India is set to acquire 31 MQ-9B high altitude long endurance (HALE) drones from the United States in a phased manner, with an initial focus on technology absorption and intelligence capabilities. Sources familiar with the matter revealed that the acquisition will commence with a batch of 10 drones, initially unarmed, along with the establishment of three tri-service intelligence, surveillance, and reconnaissance command centers strategically positioned across the country.
During a meeting held on June 15, the Defense Acquisition Council (DAC), headed by Defense Minister Rajnath Singh, approved the proposal for the acquisition of a total of 31 drones—15 MQ9B Sea Guardians for maritime surveillance and domain awareness, and 16 Sky Guardian drones for land frontier security. The acquisition, valued at over $3 billion, will be conducted through the US foreign military sales route and is expected to receive a green light during Prime Minister Narendra Modi’s visit to the US.
While the first batch of drones will initially lack weaponry, all the drones will be equipped with hardpoints capable of carrying missiles and laser-guided bombs. The deal will also include an element of localization, allowing Indian-built munitions to be integrated into the drone systems. The acquisition of weapons, including missiles and bombs, will be the second phase of the deal, as not all drones require arming. Moreover, it is possible that not all drones will be manufactured in the US, indicating potential opportunities for domestic production.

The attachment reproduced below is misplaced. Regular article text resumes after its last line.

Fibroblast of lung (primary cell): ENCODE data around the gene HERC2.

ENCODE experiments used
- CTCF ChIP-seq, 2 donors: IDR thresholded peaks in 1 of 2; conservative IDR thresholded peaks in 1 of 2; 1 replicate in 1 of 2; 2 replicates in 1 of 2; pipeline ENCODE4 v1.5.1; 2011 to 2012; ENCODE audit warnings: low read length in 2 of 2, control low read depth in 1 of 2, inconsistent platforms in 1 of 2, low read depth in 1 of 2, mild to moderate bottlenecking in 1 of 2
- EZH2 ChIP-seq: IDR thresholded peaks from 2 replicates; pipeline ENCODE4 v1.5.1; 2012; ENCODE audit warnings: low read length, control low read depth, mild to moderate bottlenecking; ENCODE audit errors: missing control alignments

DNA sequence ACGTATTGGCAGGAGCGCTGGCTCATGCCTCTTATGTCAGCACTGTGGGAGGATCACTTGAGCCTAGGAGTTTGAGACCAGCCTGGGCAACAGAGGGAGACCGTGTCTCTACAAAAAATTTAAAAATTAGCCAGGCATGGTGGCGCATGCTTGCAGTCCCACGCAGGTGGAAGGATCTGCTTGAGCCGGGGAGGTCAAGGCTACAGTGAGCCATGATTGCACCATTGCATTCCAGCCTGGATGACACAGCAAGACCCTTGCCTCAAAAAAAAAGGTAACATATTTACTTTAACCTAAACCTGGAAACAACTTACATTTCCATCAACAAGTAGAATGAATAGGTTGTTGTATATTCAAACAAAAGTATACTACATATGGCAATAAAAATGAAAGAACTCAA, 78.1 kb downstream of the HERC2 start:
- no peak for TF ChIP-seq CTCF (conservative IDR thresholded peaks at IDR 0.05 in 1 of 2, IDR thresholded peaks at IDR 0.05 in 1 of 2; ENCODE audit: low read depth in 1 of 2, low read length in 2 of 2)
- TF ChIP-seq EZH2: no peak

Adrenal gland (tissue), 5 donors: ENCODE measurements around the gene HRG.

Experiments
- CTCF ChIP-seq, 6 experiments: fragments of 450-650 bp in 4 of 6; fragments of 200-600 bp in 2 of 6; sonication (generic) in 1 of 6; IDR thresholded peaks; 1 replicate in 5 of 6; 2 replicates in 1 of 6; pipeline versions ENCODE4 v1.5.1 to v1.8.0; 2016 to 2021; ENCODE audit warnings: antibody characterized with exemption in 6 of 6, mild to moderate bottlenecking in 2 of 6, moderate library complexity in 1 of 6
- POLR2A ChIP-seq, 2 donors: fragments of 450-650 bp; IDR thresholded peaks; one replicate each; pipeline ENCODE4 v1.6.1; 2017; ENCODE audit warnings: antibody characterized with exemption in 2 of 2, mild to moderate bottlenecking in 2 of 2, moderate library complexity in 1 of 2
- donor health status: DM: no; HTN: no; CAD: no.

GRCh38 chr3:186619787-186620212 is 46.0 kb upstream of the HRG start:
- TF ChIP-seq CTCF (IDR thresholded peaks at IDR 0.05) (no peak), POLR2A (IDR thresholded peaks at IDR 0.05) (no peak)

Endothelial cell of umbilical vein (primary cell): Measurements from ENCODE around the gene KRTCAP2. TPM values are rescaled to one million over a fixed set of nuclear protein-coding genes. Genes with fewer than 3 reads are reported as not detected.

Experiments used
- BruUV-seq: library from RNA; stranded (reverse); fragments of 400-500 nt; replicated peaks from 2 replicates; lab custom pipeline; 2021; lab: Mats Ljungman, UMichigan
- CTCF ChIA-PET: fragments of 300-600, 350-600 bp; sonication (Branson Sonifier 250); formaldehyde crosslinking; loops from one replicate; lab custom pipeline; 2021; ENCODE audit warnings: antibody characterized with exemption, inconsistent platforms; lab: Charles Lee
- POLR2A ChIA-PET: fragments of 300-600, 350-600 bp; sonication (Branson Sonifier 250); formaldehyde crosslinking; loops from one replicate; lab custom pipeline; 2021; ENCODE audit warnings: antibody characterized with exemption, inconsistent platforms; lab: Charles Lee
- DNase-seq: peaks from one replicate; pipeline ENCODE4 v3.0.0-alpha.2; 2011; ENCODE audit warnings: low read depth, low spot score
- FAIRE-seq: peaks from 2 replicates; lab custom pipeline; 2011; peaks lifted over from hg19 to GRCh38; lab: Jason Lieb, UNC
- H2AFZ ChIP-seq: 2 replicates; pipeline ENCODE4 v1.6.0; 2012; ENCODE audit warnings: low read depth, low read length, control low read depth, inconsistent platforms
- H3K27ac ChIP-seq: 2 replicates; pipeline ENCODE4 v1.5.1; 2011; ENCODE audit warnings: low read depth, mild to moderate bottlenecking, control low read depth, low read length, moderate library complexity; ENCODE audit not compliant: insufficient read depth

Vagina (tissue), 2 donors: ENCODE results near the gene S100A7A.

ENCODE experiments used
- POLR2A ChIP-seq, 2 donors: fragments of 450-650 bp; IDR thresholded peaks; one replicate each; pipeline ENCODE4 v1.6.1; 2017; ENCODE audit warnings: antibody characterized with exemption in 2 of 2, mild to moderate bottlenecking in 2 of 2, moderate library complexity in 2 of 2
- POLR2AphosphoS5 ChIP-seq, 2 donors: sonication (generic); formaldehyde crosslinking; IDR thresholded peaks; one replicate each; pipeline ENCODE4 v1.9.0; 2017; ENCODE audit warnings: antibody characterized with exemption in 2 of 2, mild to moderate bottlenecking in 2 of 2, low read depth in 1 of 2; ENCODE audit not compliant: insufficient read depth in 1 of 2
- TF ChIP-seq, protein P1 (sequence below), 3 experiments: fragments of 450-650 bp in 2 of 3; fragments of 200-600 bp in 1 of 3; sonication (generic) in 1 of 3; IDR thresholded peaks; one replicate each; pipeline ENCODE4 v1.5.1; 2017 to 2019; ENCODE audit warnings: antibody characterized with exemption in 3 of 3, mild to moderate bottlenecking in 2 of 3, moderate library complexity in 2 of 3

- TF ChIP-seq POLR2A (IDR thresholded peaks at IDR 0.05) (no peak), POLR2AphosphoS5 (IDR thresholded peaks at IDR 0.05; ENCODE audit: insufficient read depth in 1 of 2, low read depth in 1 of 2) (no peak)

India already operates two Sea Guardian drones on lease from General Atomics, deployed from INS Rajali in Tamil Nadu. The Indian Navy has gained firsthand experience in operating these HALE drones, which have a remarkable endurance of 40 hours and provide real-time maritime domain awareness from Southeast Asia to Africa.
Both the Sea Guardian and Sky Guardian drones possess versatile capabilities, including over-the-horizon targeting, anti-surface warfare, anti-submarine warfare, airborne mine countermeasures, long-range strategic surveillance, electronic warfare, defensive counter-air, airborne early warning, as well as supporting law enforcement, humanitarian disaster relief, and search and rescue missions.
The tri-service command will oversee the operation of all 31 drones, but distribution will not be uniform. The mission-specific roles will be defined by three operational centers under the guidance of future theater commanders and the permanent chairman of the Chiefs of Staff Committee.
The acquisition of MQ-9B drones represents a significant leap in India’s defense capabilities and showcases the strengthening defense ties between India and the US. The phased acquisition approach will enable India to gradually enhance its unmanned aerial capabilities and bolster its national security apparatus. As the partnership progresses, India aims to utilize the technology transfer and localization aspects of the deal to promote indigenous defense production, further strengthening its self-reliance and strategic autonomy in defense matters.
Sources By Agencies